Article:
May 2022

A reflection for the Sunday before Pentecost by the Rev'd David Warnes

There’s a church in the town of Madison, Wisconsin where new members are welcomed by the singing of a somewhat modified version of a song from Lionel Bart’s musical Oliver! It starts “Consider yourself confirmed…”

This seems, on the face of it, an odd choice, since, as those of you who have seen the show or the film will know, the song is sung by the Artful Dodger and his gang to welcome Oliver into the criminal fraternity run by Fagin. The original version starts like this:

“Consider yourself at home
Consider yourself one of the family
We've taken to...

A refection for Sunday 22nd May 2022 Easter VI by Canon Dean Fostekew

I wonder what it was that Paul said that converted Lydia? It must have been telling because I suspect that Lydia was no push over. We are told that she was a worshipper of God, obviously not a Hebrew because she lived in Macedonia but none-the-less a God-fearing gentile, woman. She was a business woman - trading in purple cloth. Two interesting things here; one she is a woman in commerce and two her trade is in an expensive commodity, purple cloth. Both of which might have put her beyond the pale in the eyes of Paul and his companions...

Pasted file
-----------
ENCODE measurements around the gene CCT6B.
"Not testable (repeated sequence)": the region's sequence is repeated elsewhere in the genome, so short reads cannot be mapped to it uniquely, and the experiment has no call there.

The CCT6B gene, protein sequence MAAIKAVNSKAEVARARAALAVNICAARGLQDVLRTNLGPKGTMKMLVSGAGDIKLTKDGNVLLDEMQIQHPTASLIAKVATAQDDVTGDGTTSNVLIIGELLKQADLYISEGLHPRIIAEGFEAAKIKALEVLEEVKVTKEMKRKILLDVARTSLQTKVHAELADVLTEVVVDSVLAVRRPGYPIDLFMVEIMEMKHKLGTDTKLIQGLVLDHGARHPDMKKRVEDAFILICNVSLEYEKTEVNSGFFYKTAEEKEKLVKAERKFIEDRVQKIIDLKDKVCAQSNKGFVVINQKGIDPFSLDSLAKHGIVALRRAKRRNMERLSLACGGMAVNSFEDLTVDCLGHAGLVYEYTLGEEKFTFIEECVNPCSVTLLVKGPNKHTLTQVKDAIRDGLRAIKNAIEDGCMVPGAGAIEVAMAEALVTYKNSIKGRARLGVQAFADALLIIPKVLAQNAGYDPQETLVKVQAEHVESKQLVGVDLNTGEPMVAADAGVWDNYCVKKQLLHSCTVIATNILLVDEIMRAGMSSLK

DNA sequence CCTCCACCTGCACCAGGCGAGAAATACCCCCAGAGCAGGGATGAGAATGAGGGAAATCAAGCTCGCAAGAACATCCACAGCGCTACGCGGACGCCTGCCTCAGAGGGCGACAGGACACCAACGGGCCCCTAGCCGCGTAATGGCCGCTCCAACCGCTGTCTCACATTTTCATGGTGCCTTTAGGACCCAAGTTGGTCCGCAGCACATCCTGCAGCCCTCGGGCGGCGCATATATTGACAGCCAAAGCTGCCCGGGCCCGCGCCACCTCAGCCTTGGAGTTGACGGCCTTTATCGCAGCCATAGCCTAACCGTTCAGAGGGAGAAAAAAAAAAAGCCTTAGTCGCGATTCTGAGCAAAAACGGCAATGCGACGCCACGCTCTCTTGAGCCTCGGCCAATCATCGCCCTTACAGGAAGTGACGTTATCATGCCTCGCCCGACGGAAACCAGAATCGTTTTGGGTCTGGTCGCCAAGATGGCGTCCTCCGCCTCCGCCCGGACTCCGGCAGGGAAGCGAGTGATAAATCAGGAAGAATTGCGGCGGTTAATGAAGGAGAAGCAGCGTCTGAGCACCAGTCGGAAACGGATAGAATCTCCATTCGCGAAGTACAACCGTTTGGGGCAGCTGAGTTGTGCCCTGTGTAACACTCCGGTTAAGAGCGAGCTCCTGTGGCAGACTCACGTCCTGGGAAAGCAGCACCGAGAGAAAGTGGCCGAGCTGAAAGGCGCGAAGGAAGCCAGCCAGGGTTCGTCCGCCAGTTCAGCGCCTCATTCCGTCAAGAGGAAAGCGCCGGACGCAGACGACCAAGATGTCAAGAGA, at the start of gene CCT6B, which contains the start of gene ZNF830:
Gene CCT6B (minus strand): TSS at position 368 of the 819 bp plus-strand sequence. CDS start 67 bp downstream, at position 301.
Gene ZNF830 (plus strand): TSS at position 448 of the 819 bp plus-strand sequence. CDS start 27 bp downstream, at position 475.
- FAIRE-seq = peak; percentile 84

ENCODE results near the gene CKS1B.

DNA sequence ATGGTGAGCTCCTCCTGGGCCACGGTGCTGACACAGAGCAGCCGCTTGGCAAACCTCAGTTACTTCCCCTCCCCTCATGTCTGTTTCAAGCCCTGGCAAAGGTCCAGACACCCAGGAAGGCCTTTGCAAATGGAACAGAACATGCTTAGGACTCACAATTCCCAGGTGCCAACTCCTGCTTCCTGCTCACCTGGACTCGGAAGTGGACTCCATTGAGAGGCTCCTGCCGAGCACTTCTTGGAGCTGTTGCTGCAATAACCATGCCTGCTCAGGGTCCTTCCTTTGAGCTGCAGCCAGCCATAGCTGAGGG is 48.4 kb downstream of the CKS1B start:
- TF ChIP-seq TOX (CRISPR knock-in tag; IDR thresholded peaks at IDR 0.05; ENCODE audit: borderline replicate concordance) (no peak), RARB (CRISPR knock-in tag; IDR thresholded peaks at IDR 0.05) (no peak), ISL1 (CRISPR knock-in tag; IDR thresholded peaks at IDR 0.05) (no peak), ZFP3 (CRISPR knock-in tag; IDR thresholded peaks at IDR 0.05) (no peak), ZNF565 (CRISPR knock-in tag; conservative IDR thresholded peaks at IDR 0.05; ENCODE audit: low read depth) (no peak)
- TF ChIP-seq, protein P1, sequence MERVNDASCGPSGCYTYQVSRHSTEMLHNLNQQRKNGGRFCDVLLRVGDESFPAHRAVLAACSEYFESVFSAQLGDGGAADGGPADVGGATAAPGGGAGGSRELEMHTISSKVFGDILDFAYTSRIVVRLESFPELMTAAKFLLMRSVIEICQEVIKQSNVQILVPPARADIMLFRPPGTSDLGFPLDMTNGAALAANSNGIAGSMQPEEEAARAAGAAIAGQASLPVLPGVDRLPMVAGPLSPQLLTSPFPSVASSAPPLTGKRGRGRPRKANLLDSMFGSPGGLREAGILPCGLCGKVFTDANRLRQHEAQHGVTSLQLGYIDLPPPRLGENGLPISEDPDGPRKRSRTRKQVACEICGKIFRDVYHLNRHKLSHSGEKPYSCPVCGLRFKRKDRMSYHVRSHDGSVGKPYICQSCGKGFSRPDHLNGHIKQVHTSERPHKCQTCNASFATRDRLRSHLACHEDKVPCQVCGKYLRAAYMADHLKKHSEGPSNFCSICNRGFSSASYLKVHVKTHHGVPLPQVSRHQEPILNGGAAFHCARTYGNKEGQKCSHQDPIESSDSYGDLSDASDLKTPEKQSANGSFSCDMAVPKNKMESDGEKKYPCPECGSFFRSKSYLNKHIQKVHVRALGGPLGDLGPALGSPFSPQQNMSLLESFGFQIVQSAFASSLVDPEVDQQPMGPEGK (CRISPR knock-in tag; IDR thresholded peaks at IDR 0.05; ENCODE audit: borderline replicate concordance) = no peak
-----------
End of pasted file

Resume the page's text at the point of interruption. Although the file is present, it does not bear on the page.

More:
A reflection for Easter V Sunday 15th May 2022 by Canon Dean Fostekew

Acts 11:1-18

The Book of Acts reads a bit like a ‘Boy’s own’ adventure story. It is fast moving and contains accounts of journeys, arguments, debates, conversions and ship-wrecks. It is an exciting read. Try reading it through sometime and you will see what I mean. The Book of Acts is also radical, in fact very radical if not ‘dangerously radical’. It is radical in the sense that it suggests that God, the God of the Hebrews, the chosen people is not just for them but for all people both Jew and gentile.

What was St.Luke, the Book of Acts...

A reflection for Easter III Sunday 1st May 2022 by the Rev'd David Warnes

John 21:1-19

Today’s Gospel is one of my favourite passages in the New Testament. I remember that years ago a somewhat irreverent fellow ordinand described it as “the barbecue on the beach.” I rather like that description. It tells of seven disciples doing what for some of them had been routine work in the years before they were called to follow Jesus and having that everyday routine transformed by their encounter with the Risen Christ. I also like it because the sharing of bread and fish hints at the Eucharistic sharing to which Christ the host invites us as his...